TAGHAZ, Afghanistan – Sometimes, you have to get a little muddy in life.
That’s a good lesson learned in Afghanistan, at least. It came up today while on foot patrol in this area with members of Marine Border Adviser Team 1, as they pushed on foot from their outpost in southern Helmand province to a nearby tactical checkpoint that members of the Afghan Border Police call home.
It wasn’t a long patrol, to be certain. We hiked perhaps a mile from Combat Outpost Taghaz in Khanashin district to the checkpoint, maneuvering past camels, sheep, scraggly bushes -– and through a stream perhaps 100 feet wide and two feet deep.
With the temperature in the 80s, it wasn’t cold or miserable. It certainly adds an interesting element to the movement, however.
As one corpsman put it as I climbed out of the streambed: “I love this sh–.” He couldn’t have meant it more.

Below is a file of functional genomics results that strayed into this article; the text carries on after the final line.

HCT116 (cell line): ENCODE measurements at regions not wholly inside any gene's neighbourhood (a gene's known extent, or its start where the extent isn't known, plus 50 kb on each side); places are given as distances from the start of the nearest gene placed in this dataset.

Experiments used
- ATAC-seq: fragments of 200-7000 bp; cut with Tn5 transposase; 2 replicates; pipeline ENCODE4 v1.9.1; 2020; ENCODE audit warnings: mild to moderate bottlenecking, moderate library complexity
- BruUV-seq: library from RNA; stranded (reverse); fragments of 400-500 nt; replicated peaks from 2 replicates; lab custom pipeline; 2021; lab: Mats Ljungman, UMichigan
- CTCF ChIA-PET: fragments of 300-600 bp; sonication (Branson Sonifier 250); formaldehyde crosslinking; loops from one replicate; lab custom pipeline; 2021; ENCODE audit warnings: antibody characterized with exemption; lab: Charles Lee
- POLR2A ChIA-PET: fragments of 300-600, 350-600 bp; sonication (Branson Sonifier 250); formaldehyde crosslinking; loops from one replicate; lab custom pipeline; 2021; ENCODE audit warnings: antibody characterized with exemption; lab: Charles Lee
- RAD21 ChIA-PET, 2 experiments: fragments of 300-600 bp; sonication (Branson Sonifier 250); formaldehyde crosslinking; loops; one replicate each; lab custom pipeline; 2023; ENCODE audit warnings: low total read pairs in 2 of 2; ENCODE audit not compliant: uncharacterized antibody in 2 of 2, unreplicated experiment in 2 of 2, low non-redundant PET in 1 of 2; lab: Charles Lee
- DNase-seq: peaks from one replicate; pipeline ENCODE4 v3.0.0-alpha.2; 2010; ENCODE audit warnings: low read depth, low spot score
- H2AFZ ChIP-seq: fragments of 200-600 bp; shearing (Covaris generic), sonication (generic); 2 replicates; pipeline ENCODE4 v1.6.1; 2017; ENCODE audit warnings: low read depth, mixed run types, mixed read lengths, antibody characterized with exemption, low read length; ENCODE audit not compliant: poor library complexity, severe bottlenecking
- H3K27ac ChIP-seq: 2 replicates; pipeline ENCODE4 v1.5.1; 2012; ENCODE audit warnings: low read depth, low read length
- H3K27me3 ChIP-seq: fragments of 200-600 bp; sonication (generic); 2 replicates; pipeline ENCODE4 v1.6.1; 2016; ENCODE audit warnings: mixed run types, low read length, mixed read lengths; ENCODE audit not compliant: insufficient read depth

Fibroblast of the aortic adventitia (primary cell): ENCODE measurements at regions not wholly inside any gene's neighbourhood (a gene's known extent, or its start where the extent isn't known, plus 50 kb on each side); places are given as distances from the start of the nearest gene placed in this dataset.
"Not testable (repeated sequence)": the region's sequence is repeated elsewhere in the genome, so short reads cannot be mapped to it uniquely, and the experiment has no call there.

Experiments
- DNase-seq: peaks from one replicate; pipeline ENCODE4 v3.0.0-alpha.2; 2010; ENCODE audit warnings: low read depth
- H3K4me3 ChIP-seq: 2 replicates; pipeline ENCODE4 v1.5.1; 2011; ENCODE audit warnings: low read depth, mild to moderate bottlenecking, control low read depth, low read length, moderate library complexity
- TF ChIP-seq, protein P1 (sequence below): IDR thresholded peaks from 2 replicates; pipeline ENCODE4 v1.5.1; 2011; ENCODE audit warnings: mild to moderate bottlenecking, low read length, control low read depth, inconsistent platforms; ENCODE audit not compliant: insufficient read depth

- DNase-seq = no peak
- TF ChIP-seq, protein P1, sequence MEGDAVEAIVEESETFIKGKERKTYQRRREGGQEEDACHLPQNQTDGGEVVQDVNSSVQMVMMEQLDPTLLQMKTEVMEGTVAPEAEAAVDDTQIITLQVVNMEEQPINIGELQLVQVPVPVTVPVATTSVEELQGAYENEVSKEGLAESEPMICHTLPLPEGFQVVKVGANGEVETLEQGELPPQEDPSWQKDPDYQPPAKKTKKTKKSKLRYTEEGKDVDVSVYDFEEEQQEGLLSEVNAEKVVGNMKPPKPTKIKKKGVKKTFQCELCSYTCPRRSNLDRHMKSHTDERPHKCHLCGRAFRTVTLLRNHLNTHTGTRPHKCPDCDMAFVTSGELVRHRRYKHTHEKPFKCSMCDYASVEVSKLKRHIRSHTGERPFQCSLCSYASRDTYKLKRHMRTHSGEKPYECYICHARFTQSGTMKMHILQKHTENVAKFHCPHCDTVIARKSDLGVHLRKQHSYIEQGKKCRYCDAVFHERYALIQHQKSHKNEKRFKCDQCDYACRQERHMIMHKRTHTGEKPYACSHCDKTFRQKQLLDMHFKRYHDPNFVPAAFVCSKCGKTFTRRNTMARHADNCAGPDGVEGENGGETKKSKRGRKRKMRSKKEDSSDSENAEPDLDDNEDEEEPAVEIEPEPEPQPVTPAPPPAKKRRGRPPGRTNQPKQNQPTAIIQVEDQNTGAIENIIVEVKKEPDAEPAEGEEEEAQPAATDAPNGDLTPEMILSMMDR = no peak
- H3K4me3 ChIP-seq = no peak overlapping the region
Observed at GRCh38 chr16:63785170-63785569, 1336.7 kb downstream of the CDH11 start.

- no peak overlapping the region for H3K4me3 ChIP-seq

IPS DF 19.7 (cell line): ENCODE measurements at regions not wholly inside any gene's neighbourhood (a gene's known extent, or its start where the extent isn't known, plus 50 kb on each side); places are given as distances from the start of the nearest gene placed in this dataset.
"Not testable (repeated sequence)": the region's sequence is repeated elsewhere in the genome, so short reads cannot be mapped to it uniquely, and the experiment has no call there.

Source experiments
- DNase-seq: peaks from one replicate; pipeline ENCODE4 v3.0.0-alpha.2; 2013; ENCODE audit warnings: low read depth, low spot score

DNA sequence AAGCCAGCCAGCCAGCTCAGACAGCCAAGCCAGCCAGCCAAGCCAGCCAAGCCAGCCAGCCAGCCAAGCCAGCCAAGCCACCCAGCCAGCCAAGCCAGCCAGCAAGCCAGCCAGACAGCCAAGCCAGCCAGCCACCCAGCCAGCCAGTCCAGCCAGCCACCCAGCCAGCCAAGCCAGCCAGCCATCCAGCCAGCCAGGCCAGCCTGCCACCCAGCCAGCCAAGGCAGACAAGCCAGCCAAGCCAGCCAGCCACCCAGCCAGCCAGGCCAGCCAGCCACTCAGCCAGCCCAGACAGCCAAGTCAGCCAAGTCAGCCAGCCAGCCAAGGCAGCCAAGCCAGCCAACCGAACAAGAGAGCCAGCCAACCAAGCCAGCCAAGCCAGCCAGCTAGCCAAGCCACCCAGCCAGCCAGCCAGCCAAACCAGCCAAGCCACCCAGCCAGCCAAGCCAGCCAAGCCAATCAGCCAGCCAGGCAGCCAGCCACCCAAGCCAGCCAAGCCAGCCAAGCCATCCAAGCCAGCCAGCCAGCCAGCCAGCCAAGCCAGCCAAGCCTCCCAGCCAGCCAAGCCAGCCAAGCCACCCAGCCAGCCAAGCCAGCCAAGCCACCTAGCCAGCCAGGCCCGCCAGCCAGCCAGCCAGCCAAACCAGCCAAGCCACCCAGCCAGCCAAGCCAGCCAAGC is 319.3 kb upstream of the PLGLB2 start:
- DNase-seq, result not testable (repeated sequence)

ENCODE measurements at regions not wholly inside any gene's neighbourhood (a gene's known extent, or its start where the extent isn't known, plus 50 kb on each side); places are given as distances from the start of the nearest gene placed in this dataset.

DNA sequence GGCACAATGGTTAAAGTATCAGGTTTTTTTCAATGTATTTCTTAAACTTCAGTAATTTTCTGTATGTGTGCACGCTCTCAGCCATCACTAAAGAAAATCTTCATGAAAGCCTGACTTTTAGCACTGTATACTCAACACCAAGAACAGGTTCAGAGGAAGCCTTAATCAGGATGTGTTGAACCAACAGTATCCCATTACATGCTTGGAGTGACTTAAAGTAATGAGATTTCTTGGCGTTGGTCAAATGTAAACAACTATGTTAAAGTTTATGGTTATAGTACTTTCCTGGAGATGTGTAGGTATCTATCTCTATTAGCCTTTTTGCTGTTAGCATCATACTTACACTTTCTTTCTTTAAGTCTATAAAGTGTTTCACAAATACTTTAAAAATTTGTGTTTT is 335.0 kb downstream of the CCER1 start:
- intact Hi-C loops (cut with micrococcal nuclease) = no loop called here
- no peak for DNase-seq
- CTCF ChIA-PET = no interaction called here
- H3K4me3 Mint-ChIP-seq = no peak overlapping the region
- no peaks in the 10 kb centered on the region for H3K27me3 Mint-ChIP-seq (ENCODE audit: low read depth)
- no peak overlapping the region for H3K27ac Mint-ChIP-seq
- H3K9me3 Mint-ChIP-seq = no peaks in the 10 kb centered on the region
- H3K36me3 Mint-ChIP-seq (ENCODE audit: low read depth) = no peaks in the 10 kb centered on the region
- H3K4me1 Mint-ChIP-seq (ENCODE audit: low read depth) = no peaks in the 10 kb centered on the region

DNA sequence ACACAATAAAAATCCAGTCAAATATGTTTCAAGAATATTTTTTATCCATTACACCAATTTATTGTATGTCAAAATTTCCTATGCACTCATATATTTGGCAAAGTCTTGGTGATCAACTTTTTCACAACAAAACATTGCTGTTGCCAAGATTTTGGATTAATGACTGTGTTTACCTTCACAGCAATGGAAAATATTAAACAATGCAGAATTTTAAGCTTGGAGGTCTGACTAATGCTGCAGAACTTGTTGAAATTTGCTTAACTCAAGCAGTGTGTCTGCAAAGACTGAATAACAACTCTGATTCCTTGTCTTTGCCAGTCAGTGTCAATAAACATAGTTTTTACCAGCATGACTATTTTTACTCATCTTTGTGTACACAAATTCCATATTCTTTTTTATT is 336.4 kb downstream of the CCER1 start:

The patrol was led by 1st Lt. John Behrmann, an intelligence officer who leads one of BAT-1’s teams. He sat with the noncommissioned officer overseeing the ABP at the checkpoint, Staff Sgt. Abdul Satar, and caught up on what his element has been up to the last few days.
U.S. troops sometimes gripe about their Afghan counterparts, but the Marines respect and appreciate Satar. Behrmann said it’s believed he has been involved in combat operations in the Khanashin region since at least 2009, when Marine forces assaulted the region as part of Operation Khanjar, or Strike the Sword.
“He’s a hard worker,” Behrmann said.
Like several other locations we’ve visited this week, the ABP are on their own at the checkpoint after Marines pulled back into larger bases this summer. It’s part of the push to have Afghan National Security Forces in the lead providing security in their own country. Third Battalion, 8th Marines, out of Camp Lejeune, N.C., also is in the neighborhood, providing additional security and logistical help.
Sgt. Anthony Santiago, a member of BAT-1, said the ABP have improved significantly since the Marines pulled back into a security force assistance role.
“A lot of times they say ‘If you want to come with us it’s OK, but we don’t need you there,” he said. “They’re brave.”